Aired on Treasure Island Oldies – Mar 19, 2023
Ever wondered what the 45 singles of “Earth Angel” by the Penguins, “Rock Around The Clock” by Bill Haley And His Comets, “Green Onions” by Booker T & the MGs, “Maggie May” by Rod Stewart and “Na Na Hey Kiss Him Goodbye” by Steam all have in common? Probably not.
Well, back in the day when they were originally released, they were positioned as the B-side of the single with the corresponding A-side being destined for airplay. Thank goodness someone, primarily Deejays, had the wherewithal to turn them over …
There is no doubt that some of the greatest recordings of all time began their life as B-sides. Fortunately these recordings “saw the light” and made it to our ears.
However, B-sides were also subject to not even being heard because the A-sides were so strong and dominant. These B-sides became “lost in the shuffle.”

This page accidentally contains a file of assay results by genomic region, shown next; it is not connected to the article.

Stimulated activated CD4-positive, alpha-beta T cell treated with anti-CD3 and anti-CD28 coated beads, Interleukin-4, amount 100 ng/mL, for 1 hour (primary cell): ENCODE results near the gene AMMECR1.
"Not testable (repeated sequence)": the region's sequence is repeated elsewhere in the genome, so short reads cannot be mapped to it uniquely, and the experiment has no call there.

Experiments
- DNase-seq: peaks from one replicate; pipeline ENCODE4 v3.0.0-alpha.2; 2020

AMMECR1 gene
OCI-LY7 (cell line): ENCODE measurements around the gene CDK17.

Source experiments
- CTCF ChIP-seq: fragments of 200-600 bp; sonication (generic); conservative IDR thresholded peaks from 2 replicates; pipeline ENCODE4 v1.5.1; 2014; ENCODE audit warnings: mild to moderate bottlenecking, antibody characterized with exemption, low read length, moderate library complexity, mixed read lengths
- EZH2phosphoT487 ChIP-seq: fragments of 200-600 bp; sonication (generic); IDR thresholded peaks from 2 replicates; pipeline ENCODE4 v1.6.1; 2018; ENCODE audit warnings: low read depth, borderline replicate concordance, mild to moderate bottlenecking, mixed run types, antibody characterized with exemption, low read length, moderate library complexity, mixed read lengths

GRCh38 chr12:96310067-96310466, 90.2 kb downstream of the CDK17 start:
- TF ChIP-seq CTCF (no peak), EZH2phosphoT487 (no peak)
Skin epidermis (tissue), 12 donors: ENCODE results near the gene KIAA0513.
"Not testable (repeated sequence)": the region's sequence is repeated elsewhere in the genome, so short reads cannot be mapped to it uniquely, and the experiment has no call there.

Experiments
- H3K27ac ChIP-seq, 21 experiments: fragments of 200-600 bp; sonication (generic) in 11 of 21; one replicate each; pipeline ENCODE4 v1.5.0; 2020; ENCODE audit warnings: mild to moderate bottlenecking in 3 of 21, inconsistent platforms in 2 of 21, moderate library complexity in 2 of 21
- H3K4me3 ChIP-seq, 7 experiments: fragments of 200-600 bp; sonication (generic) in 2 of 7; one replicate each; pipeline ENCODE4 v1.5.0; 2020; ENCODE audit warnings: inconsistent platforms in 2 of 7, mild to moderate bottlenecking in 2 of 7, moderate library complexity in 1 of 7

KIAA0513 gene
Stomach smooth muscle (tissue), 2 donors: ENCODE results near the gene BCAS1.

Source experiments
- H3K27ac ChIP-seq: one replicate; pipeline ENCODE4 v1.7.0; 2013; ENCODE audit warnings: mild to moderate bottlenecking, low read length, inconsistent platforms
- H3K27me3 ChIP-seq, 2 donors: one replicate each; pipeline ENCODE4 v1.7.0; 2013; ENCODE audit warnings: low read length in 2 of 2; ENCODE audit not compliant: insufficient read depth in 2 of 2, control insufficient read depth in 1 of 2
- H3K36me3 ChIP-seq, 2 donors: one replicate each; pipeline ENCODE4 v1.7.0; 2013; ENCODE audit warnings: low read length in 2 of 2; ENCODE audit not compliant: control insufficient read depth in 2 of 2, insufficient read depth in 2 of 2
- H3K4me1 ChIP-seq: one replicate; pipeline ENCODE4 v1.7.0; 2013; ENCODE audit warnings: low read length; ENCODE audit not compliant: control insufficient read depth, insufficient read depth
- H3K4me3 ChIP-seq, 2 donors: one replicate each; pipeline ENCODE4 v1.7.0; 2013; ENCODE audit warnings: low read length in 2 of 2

In addition to this, there were songs whose A & B-sides both charted but still remain rarely heard today because the artist/group who performed them were most associated with other records they had which were more successful and memorable.
Supporting this latter claim, is a record that was put out by the Temptations in October of 1965, five months after their smash hit “My Girl” had fallen off the Billboard Hot 100.
That October release was titled “My Baby” and it went to #13 position on the charts but it’s not a song that jumps out at you as being by the Temptations. Two months later, the record was flipped over and the B-side made its way onto the charts, only to be soon forgotten thanks to the Temptations February 1966 release, “Get Ready.”
Fans of “oldies” music enjoy hearing songs like “My Baby” because they are good and have not been overplayed. And when it comes to the B-side of these singles, which may have charted or should have charted, these “lost in the shuffle” tunes have been classified by some as “relics.”
In the case of the Temptations’ 1965 B-side relic, are you up to their challenge of “Don’t Look Back,” this week’s Tom Locke moment in time.
YouTube video of this song:
This “Moments In Time” story is yet another example of a “golden oldie” or forgotten favorite that earned its place in the evolution of Rock & Roll.